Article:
Finnish Port of Helsinki set a new annual record for a number of passengers, reaching 11.56 million in 2016, up 3.1 percent from the previous year.
A total of 8.74 million passengers passed between Tallinn and Helsinki, and 2.34 million between Stockholm and Helsinki.
The port saw a total of 408,900 cruise passengers throughout the cruise season, a decrease of 6.3 percent compared to 2015.
“Traffic to Tallinn is expected to continue to grow in the future, and the Port of Helsinki is preparing by opening a new West Terminal 2 during February 2017. The introduction of the new terminal and the related two new quays will increase the capacity for fast traffic to Tallinn significantly,” according to the port.
In December 2016, a total of 931,100 passengers, 4.3 percent more than in December 2015, passed through the Port of Helsinki.
Furthermore, the Port of Helsinki recorded an increase of 1.9 percent in its annual cargo throughput, having handled a total of 11.62 million tons in 2016.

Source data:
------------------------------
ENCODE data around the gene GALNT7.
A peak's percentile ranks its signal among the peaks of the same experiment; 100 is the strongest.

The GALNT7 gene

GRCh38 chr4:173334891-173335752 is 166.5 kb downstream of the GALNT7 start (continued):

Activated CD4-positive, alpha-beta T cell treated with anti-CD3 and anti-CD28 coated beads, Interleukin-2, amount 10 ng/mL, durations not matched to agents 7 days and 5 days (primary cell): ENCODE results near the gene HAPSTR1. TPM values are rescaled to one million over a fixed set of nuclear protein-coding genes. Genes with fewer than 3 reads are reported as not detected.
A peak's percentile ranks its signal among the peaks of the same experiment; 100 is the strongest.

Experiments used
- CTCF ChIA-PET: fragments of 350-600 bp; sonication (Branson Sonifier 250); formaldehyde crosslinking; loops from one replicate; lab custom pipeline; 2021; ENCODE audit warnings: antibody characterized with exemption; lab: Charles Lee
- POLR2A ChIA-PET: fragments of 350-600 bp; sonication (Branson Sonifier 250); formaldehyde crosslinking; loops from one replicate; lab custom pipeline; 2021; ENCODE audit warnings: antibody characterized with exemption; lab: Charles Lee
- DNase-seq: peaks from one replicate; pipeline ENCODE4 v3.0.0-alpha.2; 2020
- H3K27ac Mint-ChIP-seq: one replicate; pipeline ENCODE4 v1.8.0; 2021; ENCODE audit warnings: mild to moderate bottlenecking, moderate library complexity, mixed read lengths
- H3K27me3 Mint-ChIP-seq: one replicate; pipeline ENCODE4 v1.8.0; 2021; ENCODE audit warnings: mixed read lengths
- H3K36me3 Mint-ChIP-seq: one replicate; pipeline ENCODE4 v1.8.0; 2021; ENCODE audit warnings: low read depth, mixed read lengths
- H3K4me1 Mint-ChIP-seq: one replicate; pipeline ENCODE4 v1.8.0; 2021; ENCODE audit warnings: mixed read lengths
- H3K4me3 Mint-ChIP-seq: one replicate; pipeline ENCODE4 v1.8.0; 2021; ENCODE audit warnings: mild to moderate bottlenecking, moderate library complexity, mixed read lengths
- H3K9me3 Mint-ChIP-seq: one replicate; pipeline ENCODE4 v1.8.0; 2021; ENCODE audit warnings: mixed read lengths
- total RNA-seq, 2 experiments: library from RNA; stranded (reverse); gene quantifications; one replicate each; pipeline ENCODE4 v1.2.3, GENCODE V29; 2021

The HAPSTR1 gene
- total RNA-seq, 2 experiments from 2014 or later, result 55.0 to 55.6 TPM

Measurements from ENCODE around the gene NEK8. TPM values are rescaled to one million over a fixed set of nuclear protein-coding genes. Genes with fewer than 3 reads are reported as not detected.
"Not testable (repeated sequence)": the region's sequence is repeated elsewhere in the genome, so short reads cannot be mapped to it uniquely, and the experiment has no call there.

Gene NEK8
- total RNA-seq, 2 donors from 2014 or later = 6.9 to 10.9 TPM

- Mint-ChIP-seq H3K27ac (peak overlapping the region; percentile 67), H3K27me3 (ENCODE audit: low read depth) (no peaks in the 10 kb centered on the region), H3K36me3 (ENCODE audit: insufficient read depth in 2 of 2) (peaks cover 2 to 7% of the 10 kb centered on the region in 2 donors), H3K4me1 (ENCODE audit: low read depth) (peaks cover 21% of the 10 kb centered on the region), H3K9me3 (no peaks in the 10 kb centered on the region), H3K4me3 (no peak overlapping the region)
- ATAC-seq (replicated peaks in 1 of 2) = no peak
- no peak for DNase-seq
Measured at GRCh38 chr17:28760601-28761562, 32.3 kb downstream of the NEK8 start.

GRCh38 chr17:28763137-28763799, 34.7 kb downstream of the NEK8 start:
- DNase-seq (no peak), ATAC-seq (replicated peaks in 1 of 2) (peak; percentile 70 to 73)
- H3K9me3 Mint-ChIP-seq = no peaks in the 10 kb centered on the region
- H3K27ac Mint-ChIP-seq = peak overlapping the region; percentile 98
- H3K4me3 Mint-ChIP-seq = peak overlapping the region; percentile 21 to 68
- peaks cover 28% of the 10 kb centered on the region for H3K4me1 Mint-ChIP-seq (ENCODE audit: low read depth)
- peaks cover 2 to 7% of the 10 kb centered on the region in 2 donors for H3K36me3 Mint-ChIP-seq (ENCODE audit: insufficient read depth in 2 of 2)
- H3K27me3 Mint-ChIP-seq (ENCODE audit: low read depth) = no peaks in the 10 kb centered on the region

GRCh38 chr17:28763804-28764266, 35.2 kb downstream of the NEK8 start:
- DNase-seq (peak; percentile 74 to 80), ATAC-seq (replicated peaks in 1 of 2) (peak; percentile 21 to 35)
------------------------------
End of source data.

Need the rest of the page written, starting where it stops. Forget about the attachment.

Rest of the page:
Of this amount, 10.57 million tons was transported in large-sized unit loads, such as cargo transported in containers, trucks, and trailers.
“This was the third consecutive year of increase in total cargo traffic and unitised cargo,” Kimmo Mäki,Managing Director of Port Of Helsinki, said.
Imports stood at 5.02 million tons, an increase of 3.8 percent compared to the previous year. Exports amounted to 5.6 million tons, a decrease of 0.3 percent.
Exports are expected to increase during 2017, as the export operations from the new Metsä-Fibre bioproduct plant in Äänekoski are started through the Vuosaari cargo harbor, the port said. These transportations will increase exports by almost one million tons per year, according to the Port of Helsinki.
“The merger of the Port of Loviisa, which is specialised in forest industry and dry bulk, with the Port of Helsinki at the beginning of the year will create plenty of new possibilities for cargo traffic,” the port said.
The Port of Helsinki is the main port for foreign trade and passenger traffic services in Finland.
Image Courtesy: Port of Helsinki